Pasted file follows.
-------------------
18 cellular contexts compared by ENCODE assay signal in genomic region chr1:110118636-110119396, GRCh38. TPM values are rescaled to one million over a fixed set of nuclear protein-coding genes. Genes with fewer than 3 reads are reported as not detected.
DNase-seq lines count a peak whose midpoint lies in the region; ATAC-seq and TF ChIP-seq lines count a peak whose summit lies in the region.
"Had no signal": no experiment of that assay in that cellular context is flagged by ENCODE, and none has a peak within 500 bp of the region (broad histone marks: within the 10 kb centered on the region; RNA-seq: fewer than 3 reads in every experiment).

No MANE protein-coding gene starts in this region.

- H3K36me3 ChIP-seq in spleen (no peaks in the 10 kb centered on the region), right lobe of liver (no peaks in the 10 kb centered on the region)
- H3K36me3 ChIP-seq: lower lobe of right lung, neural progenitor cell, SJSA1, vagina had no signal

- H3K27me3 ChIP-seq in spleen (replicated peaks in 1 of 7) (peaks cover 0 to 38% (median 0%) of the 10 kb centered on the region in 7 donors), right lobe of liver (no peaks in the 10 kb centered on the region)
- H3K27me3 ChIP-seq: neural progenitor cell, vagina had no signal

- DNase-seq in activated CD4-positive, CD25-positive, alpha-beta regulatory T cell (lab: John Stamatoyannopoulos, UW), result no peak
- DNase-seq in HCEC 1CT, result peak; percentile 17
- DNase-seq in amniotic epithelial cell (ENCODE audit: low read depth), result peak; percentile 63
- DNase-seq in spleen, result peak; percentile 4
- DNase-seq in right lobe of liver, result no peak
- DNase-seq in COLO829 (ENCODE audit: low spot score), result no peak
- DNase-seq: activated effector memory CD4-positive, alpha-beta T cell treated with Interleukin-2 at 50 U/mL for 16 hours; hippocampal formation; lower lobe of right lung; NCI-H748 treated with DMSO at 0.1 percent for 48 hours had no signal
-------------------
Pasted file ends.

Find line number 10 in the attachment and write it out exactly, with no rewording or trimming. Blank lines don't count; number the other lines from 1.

- DNase-seq in HCEC 1CT, result peak; percentile 17